A while ago I wrote a post about three of the most annoying features Windows activated by default after installation, and how you could disable them: hiding known file types, grouping similar tasks in the taskbar and cleaning up unused icons on Desktop.
However it seems that the list of annoying Windows features doesn’t finish here. As you keep on using the operating system you find more and more functions that are not really that necessary. What’s more, instead of being helpful, they can end up being a real nuisance.
Here’s a list with three more of those not so useful Windows features, and how to disable them:
Get rid of the animated character in Windows Search. When you’re desperately looking for a file the last thing you need is some dog pestering you with annoying suggestions. No thanks, I think I can manage by myself. You can deactivate this character (or change to Merlin, Courtney or Earl, the three other animated characters you can choose from) by clicking on the “Change Preferences” option, right on the interface of the Search window. But if you want to take one step ahead and go back to the classic Windows 2000 search interface, here’s the trick: open any Registry editor (regedit.exe in the Run command will do) and browse to this key: HKEY_CURRENT_USER\Software\Microsoft\Windows\CurrentVersion\Explorer\CabinetState. Then right click on the interface and select New > String value. Name this string as “Use Search Asst” (without inverted commas), double click on it and set “no” as the value.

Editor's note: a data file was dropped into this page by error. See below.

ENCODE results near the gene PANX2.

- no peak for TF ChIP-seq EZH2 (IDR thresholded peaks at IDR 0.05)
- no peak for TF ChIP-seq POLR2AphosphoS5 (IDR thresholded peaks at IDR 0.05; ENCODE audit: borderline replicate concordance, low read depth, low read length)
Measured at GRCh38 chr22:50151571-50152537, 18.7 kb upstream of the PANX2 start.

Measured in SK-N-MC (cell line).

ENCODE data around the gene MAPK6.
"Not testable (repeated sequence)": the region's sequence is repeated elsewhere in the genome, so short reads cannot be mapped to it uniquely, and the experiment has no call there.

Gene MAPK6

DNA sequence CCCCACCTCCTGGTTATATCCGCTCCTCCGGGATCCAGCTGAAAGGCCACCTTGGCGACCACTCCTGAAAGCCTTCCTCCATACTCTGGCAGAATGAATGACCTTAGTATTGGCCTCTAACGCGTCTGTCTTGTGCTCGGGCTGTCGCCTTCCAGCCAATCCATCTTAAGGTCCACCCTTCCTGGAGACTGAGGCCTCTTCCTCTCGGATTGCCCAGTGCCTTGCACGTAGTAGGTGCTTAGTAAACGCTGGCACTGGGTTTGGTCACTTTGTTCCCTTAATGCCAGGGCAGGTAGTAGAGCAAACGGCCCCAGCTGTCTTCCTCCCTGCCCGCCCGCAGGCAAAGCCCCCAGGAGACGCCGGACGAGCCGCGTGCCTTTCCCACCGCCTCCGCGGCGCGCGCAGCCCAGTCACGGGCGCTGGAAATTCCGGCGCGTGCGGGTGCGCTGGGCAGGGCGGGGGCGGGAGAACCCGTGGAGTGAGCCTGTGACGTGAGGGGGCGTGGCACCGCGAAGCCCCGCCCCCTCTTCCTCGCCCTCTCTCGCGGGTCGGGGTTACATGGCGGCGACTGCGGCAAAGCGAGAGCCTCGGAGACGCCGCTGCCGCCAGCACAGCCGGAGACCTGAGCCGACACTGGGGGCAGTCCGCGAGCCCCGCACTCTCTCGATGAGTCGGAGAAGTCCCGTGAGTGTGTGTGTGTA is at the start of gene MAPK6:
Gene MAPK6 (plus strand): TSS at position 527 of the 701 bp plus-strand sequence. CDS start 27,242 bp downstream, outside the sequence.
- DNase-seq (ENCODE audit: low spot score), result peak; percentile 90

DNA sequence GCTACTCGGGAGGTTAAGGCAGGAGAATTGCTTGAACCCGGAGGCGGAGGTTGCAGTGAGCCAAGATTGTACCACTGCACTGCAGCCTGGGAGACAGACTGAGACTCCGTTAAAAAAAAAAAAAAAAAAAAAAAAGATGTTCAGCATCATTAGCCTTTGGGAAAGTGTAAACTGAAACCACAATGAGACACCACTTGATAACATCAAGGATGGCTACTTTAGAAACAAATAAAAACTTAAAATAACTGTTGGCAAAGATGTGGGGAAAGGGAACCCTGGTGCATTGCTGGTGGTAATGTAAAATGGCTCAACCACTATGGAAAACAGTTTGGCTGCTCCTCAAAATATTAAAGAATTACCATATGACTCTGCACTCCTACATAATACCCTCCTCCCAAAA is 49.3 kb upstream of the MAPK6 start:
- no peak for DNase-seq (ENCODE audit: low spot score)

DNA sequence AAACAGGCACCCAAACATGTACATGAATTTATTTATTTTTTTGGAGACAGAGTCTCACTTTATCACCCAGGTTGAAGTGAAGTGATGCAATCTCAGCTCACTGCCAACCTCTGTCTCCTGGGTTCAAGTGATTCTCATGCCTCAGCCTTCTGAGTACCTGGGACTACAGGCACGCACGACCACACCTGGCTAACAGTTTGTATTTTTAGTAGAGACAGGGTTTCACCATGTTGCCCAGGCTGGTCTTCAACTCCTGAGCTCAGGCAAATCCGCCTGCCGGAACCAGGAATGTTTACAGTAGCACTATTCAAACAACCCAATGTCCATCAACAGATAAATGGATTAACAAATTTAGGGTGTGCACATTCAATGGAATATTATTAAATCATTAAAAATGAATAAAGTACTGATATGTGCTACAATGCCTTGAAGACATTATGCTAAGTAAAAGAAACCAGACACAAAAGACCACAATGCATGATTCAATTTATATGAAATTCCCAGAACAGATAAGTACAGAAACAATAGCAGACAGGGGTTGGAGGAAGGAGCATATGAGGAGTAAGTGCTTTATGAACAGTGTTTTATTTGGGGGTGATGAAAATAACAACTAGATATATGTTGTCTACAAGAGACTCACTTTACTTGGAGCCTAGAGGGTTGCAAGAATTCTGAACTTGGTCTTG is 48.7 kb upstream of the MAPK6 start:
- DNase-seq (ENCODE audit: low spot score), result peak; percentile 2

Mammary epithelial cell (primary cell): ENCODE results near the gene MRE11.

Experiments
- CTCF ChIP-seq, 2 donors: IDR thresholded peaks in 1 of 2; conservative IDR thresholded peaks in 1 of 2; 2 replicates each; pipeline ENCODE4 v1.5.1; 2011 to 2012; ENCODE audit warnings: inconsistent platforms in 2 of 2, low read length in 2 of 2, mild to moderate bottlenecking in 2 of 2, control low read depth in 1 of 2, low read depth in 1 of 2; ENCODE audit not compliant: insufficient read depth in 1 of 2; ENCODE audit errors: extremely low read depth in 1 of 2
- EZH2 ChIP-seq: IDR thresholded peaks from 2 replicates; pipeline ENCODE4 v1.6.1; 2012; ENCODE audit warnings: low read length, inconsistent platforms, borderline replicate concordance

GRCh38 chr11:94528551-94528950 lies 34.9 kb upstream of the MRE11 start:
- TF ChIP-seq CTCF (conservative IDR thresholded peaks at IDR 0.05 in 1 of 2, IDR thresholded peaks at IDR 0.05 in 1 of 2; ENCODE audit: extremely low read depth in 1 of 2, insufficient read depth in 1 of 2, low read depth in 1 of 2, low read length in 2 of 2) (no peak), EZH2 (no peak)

Show hidden folders and files. I understand that newbies should have restricted access to those areas that, if modified, can seriously affect the system’s performance and stability. But once you take your first steps in the learning curve and know a bit more, you’ll want to be in control. And part of that control is having complete clearance to see everything that’s happening on your system, including hidden folders and files. So if you want to get access to them, simply go to Tools > Folder Options and click on the View tab. Then mark the option “Show hidden files and folders”.
Disable the confirmation dialog when deleting a file. Deleting a file in Windows takes a couple of steps: one, send the file to the Recycle Bin, either by dragging and dropping it on the icon or using the Del key; second, empty the Recycle Bin by clicking “Yes” on the confirmation dialog. But if you’re always sure of what you’re deleting and don’t need to be confirming your actions all the time, here’s the trick to disable this dialog: right click on the Recycle Bin icon, select Properties and disable the “Display delete confirmation dialog”. Like I said, you need to be sure of this, because once you delete a file there’s no way back – unless you use any of these file recovery tools.